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0000017b-652b-d50a-a3ff-f7efb02e0000KPCW's COVID-19 news coverage for Summit County and Wasatch County, Utah. 0000017b-652b-d50a-a3ff-f7efb02f0000You can also visit the Utah Department of Health, U.S. Centers for Disease Control and Prevention and World Health Organization websites for additional information.

Federal And State Programs Aim To Prop Up Local Businesses During COVID-19 Pandemic

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Representatives from local and state economic organizations joined Park City Mayor Andy Beerman and Councilmember Max Doilney Friday to discuss emergency funding options for Park City-area businesses and nonprofits. 

Jim Porter from World Trade Center Utah and the state’s economic recovery task force explained the Paycheck Protection Program, or PPP, which is part of the $2.2 trillion federal CARES Act. The PPP started Friday, April 3. Businesses and nonprofits with fewer than 500 employees can apply for the program to receive a loan of up to two-and-a-half times monthly average payroll.

Importantly, though, Porter says if you’ve fired employees, you need to rehire them by June 30 to qualify for loan forgiveness.

“Seventy-five percent of what will be forgiven will need to be payroll expenses,” Porter said. “So, don’t wait to rehire your employees until the last minute, because you’ll find that that reduces your forgiveness amount.”

Ben Hart from the Governor’s Office of Economic Development, or GOED, spoke about another program the state initiated this week. Hart says the small business bridge loan program offers businesses with 50 or fewer employees loans ranging from $5,000 to $20,000. The loan is interest free over five years, with the first payment not due for 12 months. The first round of funding closed Friday, after receiving nearly 2,800 applications. The next round begins April 13.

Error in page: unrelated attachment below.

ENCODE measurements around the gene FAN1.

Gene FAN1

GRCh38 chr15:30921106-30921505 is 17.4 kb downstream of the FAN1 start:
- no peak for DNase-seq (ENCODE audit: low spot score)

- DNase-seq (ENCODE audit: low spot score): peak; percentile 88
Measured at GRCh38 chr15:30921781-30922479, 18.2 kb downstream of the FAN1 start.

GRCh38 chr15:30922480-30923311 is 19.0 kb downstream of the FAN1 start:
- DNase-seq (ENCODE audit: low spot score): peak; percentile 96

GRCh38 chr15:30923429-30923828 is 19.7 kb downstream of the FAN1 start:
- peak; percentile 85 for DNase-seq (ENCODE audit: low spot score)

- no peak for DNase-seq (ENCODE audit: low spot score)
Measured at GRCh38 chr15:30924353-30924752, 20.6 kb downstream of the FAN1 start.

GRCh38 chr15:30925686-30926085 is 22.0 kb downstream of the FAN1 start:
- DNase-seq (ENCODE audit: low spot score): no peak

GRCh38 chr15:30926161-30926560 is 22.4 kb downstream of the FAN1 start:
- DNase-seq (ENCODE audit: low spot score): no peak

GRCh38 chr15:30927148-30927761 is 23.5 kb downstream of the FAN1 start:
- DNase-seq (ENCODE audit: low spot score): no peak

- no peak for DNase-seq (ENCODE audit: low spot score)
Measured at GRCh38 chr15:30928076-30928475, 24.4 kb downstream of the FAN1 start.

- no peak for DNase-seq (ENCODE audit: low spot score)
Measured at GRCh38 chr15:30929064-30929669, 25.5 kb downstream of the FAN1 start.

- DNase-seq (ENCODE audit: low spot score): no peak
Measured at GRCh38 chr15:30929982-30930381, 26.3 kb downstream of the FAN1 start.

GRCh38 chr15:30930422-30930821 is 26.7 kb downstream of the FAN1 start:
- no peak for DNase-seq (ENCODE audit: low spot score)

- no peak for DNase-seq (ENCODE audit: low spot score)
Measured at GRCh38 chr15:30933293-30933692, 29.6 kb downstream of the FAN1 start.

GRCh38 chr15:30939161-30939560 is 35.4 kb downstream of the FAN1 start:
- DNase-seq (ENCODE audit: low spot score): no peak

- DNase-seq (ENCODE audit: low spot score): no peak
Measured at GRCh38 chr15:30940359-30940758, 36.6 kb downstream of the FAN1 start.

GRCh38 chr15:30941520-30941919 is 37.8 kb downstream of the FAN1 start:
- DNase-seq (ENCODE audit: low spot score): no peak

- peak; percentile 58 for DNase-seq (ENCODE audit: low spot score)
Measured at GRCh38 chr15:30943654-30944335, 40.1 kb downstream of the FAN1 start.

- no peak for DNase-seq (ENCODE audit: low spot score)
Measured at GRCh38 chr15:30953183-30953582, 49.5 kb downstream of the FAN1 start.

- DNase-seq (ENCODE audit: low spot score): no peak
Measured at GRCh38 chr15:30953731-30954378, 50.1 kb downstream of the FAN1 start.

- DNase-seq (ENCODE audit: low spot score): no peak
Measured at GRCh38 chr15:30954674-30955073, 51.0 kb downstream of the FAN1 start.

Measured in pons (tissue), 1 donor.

“Our money is not going to be huge dollars — it’s not going to be the SBA numbers, and it’s not meant to be,” Hart said. “It’s really meant to be that bridge, hence the name of the program, between now and when you can get some of those other dollars back in the bank, or, best-case scenario, the economy starts moving again.”

Park City and Summit County’s own economic recovery task force has been working on a plan that mirrors the state’s, which estimates businesses might begin operating normally again come September at the earliest. Park City Chamber of Commerce CEO Bill Malone says that timeline might put businesses in a state of limbo during the summer.

But in the meantime, Malone suggests taking some actions now to come out stronger on the other end, such as collaborating with other businesses, soliciting online reviews and negotiating with suppliers.

“Enhancing your digital presence to do business in as many ways as possible,” Malone said. “Mastering your finances during this timeframe. These are all things that we don’t have to wait for anyone to tell business that they can do them.”

For more information about resources for businesses, visit coronavirus.utah.gov.

Emily Means hadn’t intended to be a journalist, but after two years of studying chemistry at the University of Utah, she found her fit in the school’s communication program. Diving headfirst into student media opportunities, Means worked as a host, producer and programming director for K-UTE Radio as well as a news writer and copy editor at The Daily Utah Chronicle.
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